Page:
1. He will either become an atheist, give up and claim Big Science is against him, receive a ton of Templeton money to produce inconclusive results, or burn out as many young prodigies do because they peaked early.

    3. I dunno. Being both scientific and religious didn’t stop Guy Consolmagno, the official Vatican astronomer. I’m afraid this kid is already damaged goods, smarts or no smarts. Of course, I’d love to be proven wrong…

    4. It would be just desserts, but it really could go either way. Plenty of super smart people believe in crazy things. They just formulate super convoluted reasoning to fool themselves.

    5. I see this backfiring too. He’s saying things where his logic isn’t quite right. Several statements too he’s just repeating Christian memes, such as it takes more faith to believe there’s no God than there’s a god. As he studies further and becomes more independent in his thought, this will change.

      “God created science,” he said, so they should work together. He’ll soon learn that in science, you have to assume there’s no god.

    6. I’m also optimistic that as his critical faculties develop he will come to realise the god stuff is nonsense. As society becomes less religious kids like this will have more opportunity to break free from their religious indoctrination. This will be especially true if he studies Astrophysics at a top university. One thing is for sure – if he does actually become an Astrophysicist he will look back on this with groans of embarrassment.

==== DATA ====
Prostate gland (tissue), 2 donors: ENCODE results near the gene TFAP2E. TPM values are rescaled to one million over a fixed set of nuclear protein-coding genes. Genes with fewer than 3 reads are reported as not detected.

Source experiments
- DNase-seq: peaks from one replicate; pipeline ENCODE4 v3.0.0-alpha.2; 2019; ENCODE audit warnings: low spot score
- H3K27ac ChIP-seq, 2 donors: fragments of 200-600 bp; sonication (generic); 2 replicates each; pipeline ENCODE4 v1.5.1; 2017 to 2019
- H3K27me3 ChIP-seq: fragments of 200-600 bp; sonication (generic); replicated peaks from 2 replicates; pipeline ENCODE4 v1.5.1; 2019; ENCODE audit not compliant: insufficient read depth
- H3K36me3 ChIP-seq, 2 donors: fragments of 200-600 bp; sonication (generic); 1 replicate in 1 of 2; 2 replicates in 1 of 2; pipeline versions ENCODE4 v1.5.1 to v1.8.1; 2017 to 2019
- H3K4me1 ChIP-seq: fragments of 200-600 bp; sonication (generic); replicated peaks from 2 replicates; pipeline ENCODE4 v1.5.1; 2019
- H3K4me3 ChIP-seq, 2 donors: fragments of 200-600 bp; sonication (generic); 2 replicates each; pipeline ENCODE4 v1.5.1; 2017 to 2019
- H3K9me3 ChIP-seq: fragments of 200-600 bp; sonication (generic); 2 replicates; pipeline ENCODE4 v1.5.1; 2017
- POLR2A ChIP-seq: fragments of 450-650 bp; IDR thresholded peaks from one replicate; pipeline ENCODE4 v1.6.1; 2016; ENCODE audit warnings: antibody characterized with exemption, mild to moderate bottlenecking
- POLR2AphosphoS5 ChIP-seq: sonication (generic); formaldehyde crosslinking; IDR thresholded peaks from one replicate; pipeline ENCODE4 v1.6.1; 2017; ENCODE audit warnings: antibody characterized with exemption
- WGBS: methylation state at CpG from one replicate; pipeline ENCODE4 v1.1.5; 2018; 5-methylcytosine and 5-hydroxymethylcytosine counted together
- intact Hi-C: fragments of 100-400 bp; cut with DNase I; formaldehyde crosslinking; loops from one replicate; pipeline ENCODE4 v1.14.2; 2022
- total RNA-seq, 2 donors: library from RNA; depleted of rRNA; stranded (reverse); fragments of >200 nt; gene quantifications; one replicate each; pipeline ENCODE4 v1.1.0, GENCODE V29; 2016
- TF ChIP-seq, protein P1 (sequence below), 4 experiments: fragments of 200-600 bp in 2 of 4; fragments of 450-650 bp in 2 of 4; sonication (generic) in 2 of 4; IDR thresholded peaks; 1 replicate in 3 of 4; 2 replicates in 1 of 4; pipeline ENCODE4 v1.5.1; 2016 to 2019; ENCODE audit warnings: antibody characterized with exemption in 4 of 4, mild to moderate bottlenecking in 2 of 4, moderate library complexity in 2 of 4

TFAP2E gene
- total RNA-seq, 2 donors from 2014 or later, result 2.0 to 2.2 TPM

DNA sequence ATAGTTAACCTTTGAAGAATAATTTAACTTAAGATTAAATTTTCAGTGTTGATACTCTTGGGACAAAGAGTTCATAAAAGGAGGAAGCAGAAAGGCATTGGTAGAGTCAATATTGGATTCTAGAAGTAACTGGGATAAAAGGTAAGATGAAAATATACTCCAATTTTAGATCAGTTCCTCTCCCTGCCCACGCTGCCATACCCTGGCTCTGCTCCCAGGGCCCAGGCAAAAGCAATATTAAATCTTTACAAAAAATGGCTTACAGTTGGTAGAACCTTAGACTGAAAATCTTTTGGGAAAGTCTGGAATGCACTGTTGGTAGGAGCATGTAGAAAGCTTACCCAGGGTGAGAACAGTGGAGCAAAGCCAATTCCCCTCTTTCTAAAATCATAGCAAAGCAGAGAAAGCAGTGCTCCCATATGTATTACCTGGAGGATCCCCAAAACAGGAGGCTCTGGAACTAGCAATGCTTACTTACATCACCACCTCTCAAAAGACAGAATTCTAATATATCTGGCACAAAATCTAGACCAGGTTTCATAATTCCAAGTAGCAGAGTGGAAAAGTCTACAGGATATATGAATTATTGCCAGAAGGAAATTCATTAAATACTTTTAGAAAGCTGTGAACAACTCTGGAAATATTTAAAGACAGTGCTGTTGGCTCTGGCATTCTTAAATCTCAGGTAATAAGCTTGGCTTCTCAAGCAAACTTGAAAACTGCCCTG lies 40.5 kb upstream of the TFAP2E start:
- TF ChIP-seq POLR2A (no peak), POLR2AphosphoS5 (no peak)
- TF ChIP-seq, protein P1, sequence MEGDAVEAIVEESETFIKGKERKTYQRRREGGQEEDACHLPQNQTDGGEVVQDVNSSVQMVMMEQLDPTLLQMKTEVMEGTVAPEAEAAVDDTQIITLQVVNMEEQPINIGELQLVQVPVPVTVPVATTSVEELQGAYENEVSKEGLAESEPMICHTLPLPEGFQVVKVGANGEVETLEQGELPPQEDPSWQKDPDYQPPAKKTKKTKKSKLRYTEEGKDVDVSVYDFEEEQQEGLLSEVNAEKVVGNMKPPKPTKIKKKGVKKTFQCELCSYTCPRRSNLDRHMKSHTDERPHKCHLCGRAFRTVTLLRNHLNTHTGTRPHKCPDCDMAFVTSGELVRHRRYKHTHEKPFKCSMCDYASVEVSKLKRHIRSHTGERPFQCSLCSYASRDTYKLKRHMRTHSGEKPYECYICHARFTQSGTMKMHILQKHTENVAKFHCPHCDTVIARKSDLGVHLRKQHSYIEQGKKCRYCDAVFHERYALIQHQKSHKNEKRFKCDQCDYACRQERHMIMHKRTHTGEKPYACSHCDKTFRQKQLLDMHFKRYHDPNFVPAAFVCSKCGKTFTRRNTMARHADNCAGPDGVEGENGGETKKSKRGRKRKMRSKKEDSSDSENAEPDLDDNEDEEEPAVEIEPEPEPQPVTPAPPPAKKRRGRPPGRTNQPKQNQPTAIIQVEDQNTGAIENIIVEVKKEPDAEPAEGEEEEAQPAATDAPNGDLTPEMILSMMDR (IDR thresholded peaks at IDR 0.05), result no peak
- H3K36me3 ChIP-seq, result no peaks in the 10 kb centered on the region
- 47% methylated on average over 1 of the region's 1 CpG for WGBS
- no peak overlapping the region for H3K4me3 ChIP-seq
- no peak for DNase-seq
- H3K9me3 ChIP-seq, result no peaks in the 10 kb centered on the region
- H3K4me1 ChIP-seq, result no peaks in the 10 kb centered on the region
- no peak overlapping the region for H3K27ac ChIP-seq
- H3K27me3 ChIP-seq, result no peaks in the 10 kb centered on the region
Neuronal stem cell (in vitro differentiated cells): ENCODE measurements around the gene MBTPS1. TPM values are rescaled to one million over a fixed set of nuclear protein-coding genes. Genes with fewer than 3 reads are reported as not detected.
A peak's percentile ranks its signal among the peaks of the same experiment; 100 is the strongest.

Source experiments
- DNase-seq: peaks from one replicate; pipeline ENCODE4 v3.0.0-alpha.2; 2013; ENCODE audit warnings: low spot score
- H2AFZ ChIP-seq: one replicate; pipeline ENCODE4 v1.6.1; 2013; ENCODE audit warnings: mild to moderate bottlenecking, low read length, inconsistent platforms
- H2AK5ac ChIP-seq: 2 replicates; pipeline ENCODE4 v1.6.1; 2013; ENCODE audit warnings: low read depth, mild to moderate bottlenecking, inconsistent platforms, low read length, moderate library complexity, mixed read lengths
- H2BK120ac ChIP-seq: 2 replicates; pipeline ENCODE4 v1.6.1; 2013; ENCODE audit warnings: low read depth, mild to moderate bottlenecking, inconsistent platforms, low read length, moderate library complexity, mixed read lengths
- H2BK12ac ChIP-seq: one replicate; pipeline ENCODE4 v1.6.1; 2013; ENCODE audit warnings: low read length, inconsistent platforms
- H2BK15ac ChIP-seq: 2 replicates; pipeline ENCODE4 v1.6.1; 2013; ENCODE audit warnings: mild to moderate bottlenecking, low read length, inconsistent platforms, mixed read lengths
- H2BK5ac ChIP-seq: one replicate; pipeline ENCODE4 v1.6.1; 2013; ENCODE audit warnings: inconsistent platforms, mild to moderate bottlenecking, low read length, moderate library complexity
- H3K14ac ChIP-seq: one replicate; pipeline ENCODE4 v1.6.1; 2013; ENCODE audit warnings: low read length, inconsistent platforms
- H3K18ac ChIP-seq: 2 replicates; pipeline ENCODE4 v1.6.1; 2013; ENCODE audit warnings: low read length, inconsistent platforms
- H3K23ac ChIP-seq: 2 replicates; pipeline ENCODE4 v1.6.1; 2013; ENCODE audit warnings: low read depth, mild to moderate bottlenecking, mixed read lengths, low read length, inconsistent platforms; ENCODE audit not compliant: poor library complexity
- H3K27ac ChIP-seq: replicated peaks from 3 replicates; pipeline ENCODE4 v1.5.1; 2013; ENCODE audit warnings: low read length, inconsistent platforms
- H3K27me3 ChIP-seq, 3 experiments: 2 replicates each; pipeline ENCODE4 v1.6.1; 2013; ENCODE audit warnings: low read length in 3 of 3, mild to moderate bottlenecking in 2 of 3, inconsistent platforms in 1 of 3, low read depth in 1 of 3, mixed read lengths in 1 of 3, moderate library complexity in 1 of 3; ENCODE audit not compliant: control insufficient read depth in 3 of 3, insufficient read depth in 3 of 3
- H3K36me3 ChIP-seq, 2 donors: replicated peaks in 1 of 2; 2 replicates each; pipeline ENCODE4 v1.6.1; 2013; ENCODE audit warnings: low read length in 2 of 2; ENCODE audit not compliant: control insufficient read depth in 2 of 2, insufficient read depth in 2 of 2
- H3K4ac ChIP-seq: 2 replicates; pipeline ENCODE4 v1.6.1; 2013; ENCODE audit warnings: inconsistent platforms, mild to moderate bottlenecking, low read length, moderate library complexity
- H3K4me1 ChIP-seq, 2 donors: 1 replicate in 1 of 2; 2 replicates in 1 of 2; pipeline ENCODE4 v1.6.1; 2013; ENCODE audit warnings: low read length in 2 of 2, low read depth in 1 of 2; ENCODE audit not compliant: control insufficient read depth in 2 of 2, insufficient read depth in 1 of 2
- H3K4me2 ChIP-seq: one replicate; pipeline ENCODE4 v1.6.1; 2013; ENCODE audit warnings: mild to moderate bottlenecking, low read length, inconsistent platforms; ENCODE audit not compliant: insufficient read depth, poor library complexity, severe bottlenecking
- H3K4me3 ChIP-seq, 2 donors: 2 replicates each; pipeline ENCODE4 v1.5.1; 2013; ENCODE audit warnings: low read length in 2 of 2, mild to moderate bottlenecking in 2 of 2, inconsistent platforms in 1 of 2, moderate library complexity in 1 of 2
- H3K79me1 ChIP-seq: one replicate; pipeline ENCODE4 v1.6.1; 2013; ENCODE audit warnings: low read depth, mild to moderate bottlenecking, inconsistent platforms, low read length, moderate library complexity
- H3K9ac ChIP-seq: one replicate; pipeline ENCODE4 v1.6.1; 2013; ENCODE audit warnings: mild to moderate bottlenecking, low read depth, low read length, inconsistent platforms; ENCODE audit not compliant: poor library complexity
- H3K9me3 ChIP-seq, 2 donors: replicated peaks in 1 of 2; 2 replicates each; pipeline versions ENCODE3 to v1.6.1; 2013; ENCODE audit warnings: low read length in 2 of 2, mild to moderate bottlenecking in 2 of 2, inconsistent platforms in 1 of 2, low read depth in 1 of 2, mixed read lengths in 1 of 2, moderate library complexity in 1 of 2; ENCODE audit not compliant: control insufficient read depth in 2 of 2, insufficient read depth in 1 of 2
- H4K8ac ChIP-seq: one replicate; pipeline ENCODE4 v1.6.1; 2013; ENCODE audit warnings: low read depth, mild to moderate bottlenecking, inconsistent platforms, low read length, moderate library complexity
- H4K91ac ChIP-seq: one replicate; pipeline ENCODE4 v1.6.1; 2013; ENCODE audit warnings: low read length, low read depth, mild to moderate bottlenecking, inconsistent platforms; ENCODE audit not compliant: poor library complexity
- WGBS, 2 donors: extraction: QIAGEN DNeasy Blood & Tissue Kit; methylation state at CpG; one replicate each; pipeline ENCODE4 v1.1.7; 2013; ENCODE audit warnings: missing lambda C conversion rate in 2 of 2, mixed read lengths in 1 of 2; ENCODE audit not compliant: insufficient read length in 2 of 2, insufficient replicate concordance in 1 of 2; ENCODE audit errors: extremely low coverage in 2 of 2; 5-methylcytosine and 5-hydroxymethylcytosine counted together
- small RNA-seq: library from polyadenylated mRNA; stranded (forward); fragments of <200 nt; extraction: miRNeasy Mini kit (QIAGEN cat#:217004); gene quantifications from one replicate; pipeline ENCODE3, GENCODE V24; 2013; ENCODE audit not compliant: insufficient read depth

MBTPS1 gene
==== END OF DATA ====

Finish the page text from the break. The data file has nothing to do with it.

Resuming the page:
1. Clicked randomly and heard the audience question regarding aliens. The kid’s response was fairly incoherent. Perhaps he’s a really smart kid but I worry that the adults are pushing him beyond where he ought to be in his development.

    1. I agree. He’s obvious;y smart, but he’s not THAT smart. Even with his vocabulary of “big words, he can’t express himself well. He resorts to parroting what he’s heard.

  2. This is what happens when you study a subject with the intention of reaching a preconceived conclusion. Dreadful stuff:

    “Black holes are an absence of space-time”

    “some atheists say the universe should have no age, it should be infinitely old – it’s not, it’s 13.8 billion years old. And something can’t come from nothing…”